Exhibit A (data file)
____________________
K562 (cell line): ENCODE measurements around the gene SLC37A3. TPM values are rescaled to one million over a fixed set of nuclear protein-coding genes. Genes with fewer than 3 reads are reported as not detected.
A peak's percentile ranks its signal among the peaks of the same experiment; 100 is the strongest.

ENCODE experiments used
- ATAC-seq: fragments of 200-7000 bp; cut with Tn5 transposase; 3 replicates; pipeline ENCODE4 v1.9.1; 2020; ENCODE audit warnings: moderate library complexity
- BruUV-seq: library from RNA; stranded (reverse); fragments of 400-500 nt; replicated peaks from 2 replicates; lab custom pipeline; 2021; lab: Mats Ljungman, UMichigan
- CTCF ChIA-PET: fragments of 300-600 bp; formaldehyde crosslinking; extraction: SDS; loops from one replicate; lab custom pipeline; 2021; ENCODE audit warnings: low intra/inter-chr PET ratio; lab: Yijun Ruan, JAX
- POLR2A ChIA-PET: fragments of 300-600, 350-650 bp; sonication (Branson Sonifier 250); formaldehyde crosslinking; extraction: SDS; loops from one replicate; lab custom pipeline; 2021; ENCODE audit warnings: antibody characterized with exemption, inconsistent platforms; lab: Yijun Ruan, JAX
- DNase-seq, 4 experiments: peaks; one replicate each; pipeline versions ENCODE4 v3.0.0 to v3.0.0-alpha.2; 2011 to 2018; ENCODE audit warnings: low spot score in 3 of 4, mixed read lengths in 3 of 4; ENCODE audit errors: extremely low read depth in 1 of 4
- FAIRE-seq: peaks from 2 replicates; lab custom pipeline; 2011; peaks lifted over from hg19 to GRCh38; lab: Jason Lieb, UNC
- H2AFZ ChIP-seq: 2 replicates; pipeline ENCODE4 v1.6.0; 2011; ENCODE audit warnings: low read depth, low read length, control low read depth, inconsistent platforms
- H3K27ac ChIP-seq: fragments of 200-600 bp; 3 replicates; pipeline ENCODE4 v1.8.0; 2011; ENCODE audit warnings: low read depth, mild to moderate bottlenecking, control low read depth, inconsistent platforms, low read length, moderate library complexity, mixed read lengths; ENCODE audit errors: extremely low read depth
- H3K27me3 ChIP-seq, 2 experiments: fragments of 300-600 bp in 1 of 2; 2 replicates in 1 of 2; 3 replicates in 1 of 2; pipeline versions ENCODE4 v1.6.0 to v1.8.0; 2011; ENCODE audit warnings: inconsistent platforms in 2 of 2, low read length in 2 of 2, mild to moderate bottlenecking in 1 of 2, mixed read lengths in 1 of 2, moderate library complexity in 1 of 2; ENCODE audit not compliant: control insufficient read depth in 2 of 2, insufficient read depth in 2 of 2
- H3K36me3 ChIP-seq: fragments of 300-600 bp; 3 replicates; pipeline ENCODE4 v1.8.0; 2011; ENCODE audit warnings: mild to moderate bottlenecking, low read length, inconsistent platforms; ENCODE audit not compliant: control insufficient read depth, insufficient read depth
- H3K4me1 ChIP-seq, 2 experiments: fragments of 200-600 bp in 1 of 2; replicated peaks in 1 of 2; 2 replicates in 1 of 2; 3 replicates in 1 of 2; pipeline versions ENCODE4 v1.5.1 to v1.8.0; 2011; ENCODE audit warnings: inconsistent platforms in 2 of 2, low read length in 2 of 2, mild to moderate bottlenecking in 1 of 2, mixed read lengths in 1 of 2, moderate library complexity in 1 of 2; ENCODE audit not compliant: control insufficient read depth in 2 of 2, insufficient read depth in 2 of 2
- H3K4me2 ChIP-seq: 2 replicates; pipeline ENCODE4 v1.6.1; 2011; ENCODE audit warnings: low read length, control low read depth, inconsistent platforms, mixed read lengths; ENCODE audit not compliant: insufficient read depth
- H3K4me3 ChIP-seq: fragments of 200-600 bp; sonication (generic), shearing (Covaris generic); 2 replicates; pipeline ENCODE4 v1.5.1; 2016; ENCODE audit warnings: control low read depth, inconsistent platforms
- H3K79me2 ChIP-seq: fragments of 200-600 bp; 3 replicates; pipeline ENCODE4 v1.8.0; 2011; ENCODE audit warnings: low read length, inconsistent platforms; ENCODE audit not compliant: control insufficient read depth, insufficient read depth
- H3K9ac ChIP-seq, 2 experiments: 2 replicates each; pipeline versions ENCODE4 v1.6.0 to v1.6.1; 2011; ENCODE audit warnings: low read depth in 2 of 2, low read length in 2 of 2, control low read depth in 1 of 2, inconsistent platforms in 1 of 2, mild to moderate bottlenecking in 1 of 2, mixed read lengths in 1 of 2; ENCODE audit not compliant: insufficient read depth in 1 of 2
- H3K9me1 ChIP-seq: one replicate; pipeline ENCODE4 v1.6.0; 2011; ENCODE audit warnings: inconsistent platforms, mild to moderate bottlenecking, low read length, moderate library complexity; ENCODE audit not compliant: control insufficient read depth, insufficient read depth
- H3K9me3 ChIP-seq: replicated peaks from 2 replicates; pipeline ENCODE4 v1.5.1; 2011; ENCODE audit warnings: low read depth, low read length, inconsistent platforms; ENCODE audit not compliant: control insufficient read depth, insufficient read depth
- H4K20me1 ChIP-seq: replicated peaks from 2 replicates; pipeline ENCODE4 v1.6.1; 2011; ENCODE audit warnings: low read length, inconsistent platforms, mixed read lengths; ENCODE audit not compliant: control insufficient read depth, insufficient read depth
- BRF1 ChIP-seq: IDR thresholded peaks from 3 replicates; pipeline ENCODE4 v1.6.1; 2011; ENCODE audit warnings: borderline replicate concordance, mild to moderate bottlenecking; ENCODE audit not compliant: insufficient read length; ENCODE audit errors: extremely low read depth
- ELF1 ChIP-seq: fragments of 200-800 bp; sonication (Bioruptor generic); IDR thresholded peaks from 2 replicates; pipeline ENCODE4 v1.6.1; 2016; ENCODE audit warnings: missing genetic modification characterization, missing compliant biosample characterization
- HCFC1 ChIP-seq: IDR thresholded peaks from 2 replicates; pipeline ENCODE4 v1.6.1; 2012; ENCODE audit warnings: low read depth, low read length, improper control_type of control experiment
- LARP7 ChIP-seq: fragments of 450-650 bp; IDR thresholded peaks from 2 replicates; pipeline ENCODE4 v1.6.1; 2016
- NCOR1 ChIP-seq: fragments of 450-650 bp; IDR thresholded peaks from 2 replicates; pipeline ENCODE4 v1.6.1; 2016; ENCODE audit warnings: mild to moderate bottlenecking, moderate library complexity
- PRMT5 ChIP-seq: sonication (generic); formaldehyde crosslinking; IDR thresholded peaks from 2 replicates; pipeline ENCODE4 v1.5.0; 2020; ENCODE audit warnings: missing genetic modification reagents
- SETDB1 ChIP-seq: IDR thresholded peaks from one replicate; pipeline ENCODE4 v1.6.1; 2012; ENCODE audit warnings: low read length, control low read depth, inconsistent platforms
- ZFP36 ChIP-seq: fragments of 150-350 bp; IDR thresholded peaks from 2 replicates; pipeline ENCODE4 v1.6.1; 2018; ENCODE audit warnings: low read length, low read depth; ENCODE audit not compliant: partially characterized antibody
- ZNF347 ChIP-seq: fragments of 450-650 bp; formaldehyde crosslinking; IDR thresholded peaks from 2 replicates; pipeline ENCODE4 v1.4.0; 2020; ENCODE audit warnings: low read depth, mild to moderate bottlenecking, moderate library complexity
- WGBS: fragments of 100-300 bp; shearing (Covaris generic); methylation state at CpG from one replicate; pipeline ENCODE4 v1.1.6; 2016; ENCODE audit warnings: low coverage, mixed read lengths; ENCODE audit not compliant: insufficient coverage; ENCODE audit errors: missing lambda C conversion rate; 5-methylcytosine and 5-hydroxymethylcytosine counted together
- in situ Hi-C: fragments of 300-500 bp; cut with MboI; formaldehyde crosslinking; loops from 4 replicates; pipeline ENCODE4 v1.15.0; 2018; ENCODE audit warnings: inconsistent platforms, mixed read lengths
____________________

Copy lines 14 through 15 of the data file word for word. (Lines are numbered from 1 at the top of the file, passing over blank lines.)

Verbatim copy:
- H3K4me1 ChIP-seq, 2 experiments: fragments of 200-600 bp in 1 of 2; replicated peaks in 1 of 2; 2 replicates in 1 of 2; 3 replicates in 1 of 2; pipeline versions ENCODE4 v1.5.1 to v1.8.0; 2011; ENCODE audit warnings: inconsistent platforms in 2 of 2, low read length in 2 of 2, mild to moderate bottlenecking in 1 of 2, mixed read lengths in 1 of 2, moderate library complexity in 1 of 2; ENCODE audit not compliant: control insufficient read depth in 2 of 2, insufficient read depth in 2 of 2
- H3K4me2 ChIP-seq: 2 replicates; pipeline ENCODE4 v1.6.1; 2011; ENCODE audit warnings: low read length, control low read depth, inconsistent platforms, mixed read lengths; ENCODE audit not compliant: insufficient read depth